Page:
Scale down steep rock faces to uncover the best wild rainbows in the South.
Boulder-jumbled and rhododendron-tangled, the mountainside looks daunting. Faced with a 15-foot river-wide drop, though, my buddy and I realize we have no other option. We’ll have to scale the steep slope to bypass the rapid and then find our way back down to the river.
We grumble a bit as we start up the mountainside, grabbing branches and roots we hope will hold us, ducking beneath bushes and keeping watch for yellowjacket nests. In truth, we delight in the obstacles. The rugged and remote terrain keeps river use light, and the abundant trout see few other anglers’ offerings. In an hour of fishing, we’ve already caught and released a half-dozen brilliant wild rainbows, mostly on Rebel Teeny Wee-Crawfish, and we’ve at least had a follower in virtually every pool fished. Even better, we’ve seen no other people.
Georgia’s West Fork of the Chattooga River, located in the northeast corner of the state and part of the Chattooga National Wild and Scenic River corridor, forms at the confluence of three tumbling creeks, all pouring over waterfalls to complete their runs. The first half mile of the West Fork cuts a gorge that defies Peach State stereotypes of peanut fields or Atlanta suburbs. Alternating between rapids and deep runs, the river drops a few hundred feet through a granite canyon in its upper reaches.
All access to the gorge is by foot. The mile-long Three Forks Trail actually stops short of the point where the forks join to form the river. From there an unofficial path that resembles a long-abandoned deer trail leads to a creek crossing, traversing a ridge before descending to the river. Downstream of the gorge, river access is from a bridge along a Forest Service road more than one and a half miles away.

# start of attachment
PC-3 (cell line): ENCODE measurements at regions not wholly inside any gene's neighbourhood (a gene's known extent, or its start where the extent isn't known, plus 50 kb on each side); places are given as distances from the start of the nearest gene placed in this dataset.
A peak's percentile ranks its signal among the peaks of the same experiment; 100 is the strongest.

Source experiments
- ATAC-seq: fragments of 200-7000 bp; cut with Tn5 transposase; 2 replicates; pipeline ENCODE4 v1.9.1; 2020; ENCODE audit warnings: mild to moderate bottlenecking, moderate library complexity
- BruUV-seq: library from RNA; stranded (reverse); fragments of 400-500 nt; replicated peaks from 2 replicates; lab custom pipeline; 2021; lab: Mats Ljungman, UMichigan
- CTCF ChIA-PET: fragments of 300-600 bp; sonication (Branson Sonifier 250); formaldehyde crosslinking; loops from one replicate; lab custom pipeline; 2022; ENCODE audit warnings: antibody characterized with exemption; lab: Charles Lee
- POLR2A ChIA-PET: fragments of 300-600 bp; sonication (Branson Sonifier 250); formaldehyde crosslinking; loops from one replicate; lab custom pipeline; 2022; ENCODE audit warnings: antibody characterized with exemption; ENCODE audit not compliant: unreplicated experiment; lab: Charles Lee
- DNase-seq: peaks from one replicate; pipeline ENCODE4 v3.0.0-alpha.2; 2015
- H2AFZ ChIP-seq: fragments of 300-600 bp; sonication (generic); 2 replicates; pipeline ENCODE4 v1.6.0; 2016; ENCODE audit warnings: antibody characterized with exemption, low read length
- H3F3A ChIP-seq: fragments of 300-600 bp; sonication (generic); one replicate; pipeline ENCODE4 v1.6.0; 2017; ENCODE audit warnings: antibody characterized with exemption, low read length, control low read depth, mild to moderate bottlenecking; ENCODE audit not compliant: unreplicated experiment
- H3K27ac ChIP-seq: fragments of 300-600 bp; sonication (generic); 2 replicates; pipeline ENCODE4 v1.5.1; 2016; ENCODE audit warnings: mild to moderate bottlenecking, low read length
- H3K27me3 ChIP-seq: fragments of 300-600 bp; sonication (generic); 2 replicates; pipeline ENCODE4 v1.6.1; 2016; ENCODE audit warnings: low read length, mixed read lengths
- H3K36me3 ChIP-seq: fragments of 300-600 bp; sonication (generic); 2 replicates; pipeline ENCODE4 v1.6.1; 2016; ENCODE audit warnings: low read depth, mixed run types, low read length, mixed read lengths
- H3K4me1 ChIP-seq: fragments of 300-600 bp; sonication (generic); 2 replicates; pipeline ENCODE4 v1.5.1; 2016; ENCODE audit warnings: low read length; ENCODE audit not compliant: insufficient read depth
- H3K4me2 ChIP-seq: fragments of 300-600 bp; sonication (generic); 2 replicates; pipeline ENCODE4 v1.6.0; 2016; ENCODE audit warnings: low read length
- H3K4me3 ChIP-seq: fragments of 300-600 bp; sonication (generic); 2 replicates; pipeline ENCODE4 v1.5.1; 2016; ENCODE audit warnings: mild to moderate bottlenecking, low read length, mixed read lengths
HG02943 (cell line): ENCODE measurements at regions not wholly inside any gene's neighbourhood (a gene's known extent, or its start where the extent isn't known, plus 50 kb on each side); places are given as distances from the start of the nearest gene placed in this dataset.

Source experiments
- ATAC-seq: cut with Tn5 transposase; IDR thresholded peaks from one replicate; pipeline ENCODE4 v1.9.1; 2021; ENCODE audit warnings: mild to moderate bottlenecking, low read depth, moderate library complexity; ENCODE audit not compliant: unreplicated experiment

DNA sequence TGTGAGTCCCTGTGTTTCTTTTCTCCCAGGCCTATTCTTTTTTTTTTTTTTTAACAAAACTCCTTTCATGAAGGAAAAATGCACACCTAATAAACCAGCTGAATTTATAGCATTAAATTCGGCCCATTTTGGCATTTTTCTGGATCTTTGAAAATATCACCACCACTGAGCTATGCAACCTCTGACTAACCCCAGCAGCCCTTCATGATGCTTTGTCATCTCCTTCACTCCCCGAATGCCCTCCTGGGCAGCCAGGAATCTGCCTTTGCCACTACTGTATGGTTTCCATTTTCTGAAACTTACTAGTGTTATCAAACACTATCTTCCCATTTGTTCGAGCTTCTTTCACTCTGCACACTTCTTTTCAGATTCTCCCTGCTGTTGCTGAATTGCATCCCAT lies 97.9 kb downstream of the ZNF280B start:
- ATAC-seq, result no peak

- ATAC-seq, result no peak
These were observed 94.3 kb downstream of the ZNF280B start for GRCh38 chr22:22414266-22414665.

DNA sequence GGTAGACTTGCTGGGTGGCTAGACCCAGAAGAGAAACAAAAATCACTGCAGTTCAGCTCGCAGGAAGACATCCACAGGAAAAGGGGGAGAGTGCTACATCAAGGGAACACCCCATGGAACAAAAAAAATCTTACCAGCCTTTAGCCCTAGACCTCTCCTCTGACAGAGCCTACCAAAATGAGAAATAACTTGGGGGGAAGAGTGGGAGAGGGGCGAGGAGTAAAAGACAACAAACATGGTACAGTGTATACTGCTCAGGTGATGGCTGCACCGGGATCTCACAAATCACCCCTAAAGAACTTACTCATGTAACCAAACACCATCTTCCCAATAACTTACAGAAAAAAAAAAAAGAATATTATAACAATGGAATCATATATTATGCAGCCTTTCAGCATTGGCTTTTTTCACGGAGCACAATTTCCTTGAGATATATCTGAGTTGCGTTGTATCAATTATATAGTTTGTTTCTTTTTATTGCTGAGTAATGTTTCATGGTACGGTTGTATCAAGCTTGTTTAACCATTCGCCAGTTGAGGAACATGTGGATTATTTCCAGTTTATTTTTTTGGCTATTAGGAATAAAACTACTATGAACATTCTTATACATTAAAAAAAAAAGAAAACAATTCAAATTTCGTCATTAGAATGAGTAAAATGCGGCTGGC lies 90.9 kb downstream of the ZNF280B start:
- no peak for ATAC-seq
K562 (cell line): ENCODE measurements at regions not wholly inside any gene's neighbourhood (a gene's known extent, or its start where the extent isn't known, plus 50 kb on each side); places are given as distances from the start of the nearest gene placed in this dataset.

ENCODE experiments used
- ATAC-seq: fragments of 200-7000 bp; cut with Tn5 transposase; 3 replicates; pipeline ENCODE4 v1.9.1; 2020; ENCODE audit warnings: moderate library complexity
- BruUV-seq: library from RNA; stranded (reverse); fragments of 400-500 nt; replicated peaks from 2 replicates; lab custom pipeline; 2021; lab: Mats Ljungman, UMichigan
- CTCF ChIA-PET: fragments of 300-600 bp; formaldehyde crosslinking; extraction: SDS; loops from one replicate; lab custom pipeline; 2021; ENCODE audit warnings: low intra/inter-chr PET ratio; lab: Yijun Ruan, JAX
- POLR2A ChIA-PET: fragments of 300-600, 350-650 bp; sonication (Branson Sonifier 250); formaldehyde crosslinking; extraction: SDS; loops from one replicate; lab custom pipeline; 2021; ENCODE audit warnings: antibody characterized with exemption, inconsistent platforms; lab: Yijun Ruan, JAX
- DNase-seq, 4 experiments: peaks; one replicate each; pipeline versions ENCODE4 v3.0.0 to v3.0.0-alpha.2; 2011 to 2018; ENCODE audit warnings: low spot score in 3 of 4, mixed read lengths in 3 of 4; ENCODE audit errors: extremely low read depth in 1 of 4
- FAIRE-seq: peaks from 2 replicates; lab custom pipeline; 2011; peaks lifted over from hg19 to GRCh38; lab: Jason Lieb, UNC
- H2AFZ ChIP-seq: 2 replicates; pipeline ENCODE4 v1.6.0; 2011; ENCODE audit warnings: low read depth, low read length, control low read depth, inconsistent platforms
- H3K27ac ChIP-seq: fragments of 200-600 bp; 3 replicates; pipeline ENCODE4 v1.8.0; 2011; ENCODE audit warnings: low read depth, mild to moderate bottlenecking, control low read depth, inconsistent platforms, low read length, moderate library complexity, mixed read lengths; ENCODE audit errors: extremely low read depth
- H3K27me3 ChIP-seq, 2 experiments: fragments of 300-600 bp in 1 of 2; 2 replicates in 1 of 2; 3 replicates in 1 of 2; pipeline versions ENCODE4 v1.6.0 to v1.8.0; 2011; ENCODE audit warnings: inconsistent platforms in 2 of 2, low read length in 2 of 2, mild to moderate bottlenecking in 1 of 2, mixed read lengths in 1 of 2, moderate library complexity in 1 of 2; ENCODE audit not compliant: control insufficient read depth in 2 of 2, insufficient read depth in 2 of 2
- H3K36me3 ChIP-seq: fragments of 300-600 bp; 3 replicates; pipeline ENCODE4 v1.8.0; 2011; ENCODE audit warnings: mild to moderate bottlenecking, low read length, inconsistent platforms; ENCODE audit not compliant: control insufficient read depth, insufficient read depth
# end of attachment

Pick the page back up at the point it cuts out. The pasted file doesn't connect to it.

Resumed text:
Gorges throughout Southern Appalachia hide tumbling trout streams, which most anglers bypass for easily accessible and heavily stocked waters. Wild rainbows abound in swift runs through many gorges. Browns, big ones at that, lurk in deep pools formed by crashing rapids.
Accessing and moving through gorges typically requires long hikes, tenuous stream crossings and repeated climbs. In stark contrast, gear needs and fishing tactics are simple. I carry a micro spinning outfit, a couple of small stowable boxes of lures, something to munch on and jugs of water. I leave my waders behind, but always wear felt-bottomed wading boots.
Try drifting a Tellico Nymph or stonefly imitation through the bottoms of pools or strip an Olive Woolly Bugger. More often, I spin-fish, throwing Rebel Crawfish, sinking minnow plugs or grubs on leadheads. River gorge trout baits need to handle well in swift water and get down at least 5 or 6 feet.
Remove the treble hooks from all plugs and replace the back hook with a slightly larger single hook. Beyond making plugs legal on waters where only single-hook artificial lures are allowed, single hooks keep plugs from fouling, and I believe I hook and land a higher percentage of fish with them.
Great Southern gorges range from short sections of relatively unknown rivers like the West Fork to notorious chasms such as North Carolina’s Linville Gorge. Miles of beautiful trout water support oodles of feisty wild rainbows.